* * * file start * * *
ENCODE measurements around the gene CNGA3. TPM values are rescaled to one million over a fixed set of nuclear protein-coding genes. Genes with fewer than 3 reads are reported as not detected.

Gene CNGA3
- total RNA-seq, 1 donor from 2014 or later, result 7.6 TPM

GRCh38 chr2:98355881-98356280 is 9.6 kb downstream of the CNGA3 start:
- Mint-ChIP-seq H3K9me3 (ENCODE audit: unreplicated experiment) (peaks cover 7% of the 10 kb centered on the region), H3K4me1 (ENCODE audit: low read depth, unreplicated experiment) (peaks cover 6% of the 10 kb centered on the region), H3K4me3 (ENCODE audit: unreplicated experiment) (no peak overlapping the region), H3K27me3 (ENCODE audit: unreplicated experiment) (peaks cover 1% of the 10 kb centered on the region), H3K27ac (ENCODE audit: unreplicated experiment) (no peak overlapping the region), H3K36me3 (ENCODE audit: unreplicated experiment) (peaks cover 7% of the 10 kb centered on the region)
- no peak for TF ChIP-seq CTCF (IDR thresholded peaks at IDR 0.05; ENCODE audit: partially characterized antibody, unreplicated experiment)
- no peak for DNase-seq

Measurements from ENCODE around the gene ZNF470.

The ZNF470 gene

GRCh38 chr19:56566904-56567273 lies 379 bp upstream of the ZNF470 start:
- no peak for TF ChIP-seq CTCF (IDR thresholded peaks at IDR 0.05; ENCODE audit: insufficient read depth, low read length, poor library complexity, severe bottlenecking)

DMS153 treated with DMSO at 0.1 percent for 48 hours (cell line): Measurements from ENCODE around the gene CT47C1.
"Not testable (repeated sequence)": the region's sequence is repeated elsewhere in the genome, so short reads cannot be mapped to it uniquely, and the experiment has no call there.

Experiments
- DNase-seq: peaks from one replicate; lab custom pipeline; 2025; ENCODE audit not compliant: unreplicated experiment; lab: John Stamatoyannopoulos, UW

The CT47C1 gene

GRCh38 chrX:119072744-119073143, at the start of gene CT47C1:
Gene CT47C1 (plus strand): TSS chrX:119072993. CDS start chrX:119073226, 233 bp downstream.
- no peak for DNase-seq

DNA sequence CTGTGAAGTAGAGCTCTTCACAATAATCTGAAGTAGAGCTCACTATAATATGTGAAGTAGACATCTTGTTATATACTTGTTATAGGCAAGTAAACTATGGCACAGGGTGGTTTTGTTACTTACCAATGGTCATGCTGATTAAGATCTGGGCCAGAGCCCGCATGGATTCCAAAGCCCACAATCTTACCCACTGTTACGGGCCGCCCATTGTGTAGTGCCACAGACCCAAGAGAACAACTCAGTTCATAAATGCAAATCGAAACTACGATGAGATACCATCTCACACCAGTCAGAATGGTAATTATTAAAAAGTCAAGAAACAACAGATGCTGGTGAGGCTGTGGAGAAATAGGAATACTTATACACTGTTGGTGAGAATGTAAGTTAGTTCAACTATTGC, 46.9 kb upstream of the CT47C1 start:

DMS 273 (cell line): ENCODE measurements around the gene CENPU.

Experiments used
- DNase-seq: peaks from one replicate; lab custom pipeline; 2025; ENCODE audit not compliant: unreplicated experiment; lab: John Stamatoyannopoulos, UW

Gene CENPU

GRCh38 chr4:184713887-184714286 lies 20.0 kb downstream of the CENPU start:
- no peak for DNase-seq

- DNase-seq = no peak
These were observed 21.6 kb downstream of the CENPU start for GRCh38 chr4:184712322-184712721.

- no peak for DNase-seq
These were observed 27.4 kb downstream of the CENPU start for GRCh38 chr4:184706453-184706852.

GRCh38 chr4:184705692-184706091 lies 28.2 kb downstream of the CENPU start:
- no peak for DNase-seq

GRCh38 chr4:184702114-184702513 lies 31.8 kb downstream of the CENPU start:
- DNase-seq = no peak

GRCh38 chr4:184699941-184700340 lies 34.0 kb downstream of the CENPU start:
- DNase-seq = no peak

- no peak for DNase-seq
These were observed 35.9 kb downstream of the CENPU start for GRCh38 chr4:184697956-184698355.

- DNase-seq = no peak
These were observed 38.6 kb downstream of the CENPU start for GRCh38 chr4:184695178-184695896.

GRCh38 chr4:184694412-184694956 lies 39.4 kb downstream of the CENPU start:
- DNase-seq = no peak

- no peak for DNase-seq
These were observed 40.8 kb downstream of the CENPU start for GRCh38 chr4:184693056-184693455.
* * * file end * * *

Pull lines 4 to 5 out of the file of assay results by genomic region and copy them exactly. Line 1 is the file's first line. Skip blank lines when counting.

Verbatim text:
GRCh38 chr2:98355881-98356280 is 9.6 kb downstream of the CNGA3 start:
- Mint-ChIP-seq H3K9me3 (ENCODE audit: unreplicated experiment) (peaks cover 7% of the 10 kb centered on the region), H3K4me1 (ENCODE audit: low read depth, unreplicated experiment) (peaks cover 6% of the 10 kb centered on the region), H3K4me3 (ENCODE audit: unreplicated experiment) (no peak overlapping the region), H3K27me3 (ENCODE audit: unreplicated experiment) (peaks cover 1% of the 10 kb centered on the region), H3K27ac (ENCODE audit: unreplicated experiment) (no peak overlapping the region), H3K36me3 (ENCODE audit: unreplicated experiment) (peaks cover 7% of the 10 kb centered on the region)